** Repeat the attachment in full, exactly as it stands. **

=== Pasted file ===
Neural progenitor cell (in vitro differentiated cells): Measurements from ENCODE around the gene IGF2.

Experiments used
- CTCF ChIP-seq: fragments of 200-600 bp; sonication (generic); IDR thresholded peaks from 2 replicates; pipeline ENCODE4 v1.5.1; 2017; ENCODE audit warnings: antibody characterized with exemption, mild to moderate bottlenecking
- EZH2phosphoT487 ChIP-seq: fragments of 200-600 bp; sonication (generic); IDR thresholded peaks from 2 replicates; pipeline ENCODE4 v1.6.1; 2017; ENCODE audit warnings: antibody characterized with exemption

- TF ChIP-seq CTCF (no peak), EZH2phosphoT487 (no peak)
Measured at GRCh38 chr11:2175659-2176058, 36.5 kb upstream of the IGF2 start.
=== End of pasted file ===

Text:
Neural progenitor cell (in vitro differentiated cells): Measurements from ENCODE around the gene IGF2.

Experiments used
- CTCF ChIP-seq: fragments of 200-600 bp; sonication (generic); IDR thresholded peaks from 2 replicates; pipeline ENCODE4 v1.5.1; 2017; ENCODE audit warnings: antibody characterized with exemption, mild to moderate bottlenecking
- EZH2phosphoT487 ChIP-seq: fragments of 200-600 bp; sonication (generic); IDR thresholded peaks from 2 replicates; pipeline ENCODE4 v1.6.1; 2017; ENCODE audit warnings: antibody characterized with exemption

- TF ChIP-seq CTCF (no peak), EZH2phosphoT487 (no peak)
Measured at GRCh38 chr11:2175659-2176058, 36.5 kb upstream of the IGF2 start.